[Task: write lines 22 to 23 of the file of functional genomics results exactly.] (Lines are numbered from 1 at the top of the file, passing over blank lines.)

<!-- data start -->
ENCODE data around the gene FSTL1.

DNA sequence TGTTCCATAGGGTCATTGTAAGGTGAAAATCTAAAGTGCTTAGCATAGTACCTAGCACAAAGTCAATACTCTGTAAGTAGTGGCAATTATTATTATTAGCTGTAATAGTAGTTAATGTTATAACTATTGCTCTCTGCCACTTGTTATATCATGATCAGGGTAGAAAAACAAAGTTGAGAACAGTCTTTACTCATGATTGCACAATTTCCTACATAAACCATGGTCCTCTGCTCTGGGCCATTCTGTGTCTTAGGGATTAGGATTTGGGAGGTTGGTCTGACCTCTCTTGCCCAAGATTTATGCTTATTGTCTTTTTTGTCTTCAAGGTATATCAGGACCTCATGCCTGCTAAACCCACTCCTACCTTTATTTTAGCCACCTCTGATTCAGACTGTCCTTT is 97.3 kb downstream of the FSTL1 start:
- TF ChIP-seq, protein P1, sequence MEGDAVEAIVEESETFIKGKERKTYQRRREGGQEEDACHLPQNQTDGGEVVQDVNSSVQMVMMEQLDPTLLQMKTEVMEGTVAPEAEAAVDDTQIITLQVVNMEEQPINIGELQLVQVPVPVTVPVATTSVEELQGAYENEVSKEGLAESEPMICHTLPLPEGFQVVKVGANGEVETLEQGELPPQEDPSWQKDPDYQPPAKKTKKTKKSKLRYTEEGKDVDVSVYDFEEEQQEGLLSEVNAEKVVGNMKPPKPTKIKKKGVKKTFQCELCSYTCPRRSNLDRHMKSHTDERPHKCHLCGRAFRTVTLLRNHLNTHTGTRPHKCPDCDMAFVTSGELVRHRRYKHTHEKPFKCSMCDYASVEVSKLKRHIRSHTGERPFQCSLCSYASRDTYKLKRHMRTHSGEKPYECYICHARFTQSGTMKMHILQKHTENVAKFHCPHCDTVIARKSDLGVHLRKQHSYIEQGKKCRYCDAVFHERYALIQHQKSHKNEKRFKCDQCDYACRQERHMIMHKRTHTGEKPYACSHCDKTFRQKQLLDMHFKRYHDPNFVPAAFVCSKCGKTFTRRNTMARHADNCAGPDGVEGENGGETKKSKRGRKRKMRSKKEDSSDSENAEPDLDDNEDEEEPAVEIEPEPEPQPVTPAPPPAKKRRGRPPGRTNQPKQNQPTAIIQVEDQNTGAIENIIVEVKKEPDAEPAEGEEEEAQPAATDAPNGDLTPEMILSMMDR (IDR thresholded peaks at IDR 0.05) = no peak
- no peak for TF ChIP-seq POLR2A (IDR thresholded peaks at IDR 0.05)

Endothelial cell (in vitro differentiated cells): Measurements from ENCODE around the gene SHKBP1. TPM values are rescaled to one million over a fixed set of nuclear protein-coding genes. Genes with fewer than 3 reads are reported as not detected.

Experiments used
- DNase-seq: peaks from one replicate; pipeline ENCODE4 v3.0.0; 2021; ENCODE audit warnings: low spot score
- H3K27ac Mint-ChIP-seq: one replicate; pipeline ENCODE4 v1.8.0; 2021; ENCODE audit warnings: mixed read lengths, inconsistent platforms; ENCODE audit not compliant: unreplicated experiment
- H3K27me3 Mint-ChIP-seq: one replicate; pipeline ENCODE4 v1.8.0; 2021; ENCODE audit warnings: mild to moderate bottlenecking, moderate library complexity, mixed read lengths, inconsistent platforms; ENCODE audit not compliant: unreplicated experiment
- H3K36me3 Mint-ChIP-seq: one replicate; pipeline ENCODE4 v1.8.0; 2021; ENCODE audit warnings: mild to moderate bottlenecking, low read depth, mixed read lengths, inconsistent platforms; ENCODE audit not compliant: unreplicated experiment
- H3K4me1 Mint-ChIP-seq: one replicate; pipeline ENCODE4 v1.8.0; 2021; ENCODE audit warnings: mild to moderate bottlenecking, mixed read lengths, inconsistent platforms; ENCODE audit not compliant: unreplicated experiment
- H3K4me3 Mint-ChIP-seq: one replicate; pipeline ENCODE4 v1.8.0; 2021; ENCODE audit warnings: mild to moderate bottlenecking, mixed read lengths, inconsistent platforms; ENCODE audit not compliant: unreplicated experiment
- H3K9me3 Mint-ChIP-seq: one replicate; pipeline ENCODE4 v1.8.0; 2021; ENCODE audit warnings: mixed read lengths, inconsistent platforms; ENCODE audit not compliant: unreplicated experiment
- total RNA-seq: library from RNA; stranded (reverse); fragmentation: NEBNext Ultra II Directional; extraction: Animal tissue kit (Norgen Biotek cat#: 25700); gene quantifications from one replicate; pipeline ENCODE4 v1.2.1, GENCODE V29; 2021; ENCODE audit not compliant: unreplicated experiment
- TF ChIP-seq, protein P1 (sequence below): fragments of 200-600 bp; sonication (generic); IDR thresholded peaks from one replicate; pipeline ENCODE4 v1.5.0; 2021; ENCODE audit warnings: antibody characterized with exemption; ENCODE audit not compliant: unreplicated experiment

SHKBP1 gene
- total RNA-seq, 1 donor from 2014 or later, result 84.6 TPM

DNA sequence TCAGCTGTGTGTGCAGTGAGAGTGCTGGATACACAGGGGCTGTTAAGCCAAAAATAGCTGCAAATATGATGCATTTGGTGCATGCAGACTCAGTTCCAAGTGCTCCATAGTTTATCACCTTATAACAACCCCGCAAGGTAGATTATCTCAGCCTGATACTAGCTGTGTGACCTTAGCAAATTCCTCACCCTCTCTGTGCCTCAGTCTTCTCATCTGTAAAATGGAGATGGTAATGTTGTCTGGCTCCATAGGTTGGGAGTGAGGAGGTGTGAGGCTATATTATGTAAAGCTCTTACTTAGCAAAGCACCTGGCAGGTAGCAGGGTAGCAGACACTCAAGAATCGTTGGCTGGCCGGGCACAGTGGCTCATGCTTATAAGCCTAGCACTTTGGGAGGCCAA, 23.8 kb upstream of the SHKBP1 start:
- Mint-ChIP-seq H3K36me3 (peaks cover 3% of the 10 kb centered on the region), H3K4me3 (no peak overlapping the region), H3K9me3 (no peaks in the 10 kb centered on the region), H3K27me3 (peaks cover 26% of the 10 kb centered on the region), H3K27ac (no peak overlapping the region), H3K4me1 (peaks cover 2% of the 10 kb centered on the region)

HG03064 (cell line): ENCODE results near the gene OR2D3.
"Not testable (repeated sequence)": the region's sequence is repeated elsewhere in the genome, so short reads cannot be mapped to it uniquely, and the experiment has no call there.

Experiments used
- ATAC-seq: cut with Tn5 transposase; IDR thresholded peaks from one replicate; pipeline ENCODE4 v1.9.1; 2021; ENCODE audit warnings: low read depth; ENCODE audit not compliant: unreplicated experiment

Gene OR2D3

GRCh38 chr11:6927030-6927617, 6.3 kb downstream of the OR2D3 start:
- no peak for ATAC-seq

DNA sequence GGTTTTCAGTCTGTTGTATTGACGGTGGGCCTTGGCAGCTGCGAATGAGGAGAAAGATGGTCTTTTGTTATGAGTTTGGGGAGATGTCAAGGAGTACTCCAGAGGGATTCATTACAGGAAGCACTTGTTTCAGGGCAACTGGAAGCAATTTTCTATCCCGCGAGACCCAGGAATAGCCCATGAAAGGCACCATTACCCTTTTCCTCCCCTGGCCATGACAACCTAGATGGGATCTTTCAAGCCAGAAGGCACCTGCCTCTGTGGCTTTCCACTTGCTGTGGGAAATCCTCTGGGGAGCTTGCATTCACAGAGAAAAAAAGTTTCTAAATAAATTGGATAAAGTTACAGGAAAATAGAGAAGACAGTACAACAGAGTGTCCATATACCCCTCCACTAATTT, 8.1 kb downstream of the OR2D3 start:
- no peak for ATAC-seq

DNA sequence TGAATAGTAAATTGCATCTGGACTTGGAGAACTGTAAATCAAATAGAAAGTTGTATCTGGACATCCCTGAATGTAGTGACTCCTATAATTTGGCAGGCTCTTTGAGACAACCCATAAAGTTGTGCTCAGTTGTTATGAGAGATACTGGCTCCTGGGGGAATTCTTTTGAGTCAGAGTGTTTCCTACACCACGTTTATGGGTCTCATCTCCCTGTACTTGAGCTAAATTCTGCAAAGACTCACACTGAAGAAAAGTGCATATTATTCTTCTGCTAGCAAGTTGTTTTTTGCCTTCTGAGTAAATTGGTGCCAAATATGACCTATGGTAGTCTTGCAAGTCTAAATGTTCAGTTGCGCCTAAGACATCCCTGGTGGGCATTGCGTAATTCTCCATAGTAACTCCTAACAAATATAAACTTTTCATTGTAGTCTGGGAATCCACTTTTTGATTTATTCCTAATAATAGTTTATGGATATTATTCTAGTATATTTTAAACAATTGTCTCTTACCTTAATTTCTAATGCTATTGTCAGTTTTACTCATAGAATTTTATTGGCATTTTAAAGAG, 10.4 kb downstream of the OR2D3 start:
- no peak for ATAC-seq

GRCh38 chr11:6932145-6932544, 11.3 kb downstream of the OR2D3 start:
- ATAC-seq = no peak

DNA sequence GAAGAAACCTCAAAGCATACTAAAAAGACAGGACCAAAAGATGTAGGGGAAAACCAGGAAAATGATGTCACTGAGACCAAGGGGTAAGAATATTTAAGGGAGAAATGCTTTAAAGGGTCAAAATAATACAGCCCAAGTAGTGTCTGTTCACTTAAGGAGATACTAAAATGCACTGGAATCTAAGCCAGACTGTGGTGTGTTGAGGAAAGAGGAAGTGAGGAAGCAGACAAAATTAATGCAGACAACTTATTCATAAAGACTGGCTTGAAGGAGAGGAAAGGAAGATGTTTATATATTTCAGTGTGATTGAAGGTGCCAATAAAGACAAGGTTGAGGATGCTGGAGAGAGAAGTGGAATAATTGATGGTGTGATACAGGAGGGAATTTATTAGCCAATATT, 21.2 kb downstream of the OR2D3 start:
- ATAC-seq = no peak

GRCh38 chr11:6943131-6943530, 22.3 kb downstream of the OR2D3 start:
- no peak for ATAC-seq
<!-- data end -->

Experiments used
- ATAC-seq: cut with Tn5 transposase; IDR thresholded peaks from one replicate; pipeline ENCODE4 v1.9.1; 2021; ENCODE audit warnings: low read depth; ENCODE audit not compliant: unreplicated experiment